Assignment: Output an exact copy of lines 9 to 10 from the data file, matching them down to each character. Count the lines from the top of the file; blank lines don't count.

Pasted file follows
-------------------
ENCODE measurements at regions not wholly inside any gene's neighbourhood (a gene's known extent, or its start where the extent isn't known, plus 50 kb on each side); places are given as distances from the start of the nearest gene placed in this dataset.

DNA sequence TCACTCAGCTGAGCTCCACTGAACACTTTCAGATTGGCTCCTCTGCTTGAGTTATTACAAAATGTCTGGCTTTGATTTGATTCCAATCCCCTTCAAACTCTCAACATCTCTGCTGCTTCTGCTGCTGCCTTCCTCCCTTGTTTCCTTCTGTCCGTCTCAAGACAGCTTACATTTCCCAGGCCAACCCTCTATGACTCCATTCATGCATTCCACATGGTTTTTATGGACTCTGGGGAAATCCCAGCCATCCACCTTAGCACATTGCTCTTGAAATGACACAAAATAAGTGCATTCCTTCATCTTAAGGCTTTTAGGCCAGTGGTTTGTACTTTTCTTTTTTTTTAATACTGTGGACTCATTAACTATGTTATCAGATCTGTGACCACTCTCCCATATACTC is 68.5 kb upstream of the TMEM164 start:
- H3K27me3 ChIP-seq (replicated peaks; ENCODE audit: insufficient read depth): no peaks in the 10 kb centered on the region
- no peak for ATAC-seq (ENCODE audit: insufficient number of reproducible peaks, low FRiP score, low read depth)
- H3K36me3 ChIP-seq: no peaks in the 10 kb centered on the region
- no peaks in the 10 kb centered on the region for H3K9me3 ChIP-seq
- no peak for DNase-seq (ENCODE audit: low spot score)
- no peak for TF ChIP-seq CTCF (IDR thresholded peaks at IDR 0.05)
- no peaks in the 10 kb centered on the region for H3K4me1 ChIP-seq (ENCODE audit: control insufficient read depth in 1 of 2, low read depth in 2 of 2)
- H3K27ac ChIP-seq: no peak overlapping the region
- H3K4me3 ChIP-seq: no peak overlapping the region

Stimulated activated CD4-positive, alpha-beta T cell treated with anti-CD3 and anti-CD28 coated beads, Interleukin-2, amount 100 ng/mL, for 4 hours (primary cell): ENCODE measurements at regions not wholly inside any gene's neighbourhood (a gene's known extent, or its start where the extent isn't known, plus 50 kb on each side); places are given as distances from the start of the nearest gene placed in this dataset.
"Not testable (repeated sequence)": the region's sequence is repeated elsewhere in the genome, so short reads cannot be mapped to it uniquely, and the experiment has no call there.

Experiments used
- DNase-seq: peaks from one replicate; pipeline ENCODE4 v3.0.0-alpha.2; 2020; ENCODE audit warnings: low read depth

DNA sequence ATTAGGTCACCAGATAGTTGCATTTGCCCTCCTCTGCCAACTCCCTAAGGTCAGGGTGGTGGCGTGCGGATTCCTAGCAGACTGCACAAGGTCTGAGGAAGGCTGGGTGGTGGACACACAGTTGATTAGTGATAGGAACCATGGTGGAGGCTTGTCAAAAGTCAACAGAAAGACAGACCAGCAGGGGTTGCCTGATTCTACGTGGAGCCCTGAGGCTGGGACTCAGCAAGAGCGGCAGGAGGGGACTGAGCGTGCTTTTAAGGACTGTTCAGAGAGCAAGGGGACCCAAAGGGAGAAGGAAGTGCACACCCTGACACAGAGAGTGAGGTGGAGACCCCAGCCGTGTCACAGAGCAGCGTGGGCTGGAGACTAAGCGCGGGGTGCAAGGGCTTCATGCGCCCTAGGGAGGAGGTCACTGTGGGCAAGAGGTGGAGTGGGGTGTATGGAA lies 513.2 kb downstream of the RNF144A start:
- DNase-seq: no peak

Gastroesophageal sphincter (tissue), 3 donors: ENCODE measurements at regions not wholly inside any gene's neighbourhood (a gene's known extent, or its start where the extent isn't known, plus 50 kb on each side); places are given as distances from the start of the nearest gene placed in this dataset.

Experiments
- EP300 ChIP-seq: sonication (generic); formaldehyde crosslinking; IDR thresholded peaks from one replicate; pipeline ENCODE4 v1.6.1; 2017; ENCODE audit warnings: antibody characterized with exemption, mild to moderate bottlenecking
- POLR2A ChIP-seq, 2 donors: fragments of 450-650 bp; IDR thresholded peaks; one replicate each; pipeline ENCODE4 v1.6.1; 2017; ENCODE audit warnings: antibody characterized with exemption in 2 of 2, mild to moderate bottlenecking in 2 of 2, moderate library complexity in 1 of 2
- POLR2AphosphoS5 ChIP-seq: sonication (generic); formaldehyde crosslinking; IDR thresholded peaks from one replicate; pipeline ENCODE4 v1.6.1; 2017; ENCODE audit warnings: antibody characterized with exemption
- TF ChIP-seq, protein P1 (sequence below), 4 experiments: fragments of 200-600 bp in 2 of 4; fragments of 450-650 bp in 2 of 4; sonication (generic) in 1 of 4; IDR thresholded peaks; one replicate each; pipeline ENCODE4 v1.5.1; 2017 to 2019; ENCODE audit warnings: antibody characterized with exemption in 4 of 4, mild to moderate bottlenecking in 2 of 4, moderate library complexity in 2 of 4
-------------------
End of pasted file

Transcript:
- no peaks in the 10 kb centered on the region for H3K4me1 ChIP-seq (ENCODE audit: control insufficient read depth in 1 of 2, low read depth in 2 of 2)
- H3K27ac ChIP-seq: no peak overlapping the region